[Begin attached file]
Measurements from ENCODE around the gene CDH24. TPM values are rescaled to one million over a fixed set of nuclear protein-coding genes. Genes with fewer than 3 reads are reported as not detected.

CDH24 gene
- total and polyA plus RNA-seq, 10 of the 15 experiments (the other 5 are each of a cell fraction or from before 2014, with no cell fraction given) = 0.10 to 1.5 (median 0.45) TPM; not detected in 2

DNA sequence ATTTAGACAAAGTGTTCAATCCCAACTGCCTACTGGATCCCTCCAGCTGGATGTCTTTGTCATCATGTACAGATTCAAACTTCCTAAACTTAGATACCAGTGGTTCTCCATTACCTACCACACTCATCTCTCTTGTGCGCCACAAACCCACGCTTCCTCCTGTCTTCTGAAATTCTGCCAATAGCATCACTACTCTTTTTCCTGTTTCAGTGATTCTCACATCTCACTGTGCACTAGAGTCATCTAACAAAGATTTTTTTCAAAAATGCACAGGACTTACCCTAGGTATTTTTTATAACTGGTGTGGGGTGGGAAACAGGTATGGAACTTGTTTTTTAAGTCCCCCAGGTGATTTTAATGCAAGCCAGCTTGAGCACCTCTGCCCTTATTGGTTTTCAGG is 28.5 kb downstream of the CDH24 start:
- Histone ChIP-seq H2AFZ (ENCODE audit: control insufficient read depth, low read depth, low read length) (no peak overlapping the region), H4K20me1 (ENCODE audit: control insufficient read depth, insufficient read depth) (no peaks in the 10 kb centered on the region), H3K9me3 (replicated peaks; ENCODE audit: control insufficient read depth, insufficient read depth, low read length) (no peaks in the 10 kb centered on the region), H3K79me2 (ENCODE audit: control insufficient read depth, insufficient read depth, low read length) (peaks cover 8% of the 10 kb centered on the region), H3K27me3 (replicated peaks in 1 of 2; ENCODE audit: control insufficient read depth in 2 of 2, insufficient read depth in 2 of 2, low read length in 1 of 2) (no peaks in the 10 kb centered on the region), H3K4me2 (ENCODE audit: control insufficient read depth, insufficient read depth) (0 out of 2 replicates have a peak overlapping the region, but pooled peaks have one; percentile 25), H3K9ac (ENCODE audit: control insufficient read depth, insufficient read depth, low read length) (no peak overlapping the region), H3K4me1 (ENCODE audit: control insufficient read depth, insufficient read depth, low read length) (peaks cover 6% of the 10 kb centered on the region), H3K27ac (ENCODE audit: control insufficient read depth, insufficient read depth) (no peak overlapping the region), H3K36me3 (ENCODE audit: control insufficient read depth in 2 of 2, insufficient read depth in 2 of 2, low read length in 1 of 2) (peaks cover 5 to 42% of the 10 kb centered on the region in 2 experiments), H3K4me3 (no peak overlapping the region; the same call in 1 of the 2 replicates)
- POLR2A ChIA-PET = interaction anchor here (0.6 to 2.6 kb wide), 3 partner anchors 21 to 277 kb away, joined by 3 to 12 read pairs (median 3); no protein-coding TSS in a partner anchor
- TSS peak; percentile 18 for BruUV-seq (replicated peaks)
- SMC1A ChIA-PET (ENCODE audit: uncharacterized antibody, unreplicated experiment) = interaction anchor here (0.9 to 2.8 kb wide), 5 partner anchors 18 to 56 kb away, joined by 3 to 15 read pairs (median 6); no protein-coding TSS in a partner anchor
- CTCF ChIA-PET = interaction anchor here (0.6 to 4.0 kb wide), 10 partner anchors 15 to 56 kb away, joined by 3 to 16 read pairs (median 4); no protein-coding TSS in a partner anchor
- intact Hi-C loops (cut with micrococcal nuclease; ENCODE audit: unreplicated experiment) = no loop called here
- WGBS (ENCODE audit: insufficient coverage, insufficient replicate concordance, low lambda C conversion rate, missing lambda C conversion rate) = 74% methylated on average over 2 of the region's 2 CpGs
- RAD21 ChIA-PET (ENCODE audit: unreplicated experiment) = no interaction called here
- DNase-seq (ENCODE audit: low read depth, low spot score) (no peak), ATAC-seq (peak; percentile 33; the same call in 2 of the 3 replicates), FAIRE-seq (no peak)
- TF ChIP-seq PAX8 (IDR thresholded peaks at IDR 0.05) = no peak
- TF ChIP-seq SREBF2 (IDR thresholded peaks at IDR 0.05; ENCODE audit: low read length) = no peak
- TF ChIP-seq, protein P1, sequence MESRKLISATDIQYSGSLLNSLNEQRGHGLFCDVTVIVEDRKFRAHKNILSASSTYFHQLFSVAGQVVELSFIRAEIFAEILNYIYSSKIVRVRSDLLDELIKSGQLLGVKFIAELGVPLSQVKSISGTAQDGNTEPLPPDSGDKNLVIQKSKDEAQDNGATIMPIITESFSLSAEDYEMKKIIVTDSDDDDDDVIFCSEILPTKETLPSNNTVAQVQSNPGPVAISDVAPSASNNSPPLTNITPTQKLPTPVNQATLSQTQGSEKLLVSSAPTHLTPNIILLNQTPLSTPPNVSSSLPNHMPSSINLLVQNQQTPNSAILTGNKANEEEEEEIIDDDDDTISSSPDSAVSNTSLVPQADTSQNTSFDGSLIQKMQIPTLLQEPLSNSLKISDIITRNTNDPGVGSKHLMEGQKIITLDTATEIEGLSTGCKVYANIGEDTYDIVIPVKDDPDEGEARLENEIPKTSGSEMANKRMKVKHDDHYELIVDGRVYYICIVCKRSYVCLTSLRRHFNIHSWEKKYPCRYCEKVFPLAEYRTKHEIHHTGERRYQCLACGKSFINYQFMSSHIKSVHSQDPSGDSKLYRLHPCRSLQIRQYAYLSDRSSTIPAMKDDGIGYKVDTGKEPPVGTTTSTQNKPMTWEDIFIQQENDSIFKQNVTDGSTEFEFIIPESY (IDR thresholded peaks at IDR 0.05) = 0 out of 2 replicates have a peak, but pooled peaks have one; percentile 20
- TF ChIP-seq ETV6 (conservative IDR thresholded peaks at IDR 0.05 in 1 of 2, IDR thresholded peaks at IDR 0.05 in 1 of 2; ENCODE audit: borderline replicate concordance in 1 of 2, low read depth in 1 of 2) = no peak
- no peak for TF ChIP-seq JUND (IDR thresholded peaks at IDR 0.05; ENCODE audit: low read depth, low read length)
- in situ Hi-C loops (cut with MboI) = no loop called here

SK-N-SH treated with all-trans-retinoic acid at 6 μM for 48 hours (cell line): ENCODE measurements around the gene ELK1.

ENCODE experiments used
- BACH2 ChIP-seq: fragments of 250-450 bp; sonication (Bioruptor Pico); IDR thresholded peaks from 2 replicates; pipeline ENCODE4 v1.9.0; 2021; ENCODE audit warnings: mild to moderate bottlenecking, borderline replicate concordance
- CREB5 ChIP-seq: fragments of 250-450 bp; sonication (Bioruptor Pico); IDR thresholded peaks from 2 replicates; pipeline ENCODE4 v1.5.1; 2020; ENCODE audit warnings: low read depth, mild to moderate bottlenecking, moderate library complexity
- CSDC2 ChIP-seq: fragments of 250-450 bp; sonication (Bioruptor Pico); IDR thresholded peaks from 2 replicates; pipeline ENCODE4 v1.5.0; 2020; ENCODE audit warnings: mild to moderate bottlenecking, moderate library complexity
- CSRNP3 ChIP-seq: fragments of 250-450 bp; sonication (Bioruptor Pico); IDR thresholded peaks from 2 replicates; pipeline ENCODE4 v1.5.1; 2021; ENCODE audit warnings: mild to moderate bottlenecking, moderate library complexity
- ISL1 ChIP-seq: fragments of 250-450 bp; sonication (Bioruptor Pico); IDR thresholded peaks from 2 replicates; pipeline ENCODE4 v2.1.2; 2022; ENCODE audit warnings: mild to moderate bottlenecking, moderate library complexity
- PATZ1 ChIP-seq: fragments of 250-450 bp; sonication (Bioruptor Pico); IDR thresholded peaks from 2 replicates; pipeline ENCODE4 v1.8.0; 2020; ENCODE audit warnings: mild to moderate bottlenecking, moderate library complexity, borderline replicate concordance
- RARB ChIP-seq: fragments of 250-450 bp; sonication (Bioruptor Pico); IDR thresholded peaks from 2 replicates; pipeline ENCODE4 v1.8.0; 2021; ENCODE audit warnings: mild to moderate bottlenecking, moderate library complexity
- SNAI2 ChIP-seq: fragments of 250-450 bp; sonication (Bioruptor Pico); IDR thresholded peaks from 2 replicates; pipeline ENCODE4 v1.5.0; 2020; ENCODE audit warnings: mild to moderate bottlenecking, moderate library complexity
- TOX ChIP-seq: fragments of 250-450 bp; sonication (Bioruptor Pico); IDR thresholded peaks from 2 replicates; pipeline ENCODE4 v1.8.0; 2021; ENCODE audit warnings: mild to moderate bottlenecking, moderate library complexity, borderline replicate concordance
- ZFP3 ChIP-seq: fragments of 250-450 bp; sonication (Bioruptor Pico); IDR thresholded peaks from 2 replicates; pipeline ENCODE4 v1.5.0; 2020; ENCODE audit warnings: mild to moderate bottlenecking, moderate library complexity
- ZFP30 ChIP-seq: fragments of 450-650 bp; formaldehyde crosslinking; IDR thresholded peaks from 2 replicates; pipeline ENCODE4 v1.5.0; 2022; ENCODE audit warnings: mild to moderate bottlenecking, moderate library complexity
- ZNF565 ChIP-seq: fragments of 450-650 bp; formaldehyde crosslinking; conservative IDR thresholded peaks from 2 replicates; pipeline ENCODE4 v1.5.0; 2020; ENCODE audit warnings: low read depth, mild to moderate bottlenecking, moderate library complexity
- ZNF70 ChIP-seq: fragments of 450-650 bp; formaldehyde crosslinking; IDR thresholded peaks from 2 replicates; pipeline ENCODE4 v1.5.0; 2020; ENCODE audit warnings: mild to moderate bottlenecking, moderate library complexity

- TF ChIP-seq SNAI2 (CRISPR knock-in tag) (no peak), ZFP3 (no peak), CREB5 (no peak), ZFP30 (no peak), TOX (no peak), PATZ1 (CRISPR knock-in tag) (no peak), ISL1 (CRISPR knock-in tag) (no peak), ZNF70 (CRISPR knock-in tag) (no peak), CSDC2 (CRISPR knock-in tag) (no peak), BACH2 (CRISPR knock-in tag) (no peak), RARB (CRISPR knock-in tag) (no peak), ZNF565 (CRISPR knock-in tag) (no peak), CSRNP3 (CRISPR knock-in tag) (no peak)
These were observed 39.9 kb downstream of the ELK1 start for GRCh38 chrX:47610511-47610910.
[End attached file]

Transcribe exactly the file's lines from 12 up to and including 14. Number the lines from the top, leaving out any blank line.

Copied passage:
- RAD21 ChIA-PET (ENCODE audit: unreplicated experiment) = no interaction called here
- DNase-seq (ENCODE audit: low read depth, low spot score) (no peak), ATAC-seq (peak; percentile 33; the same call in 2 of the 3 replicates), FAIRE-seq (no peak)
- TF ChIP-seq PAX8 (IDR thresholded peaks at IDR 0.05) = no peak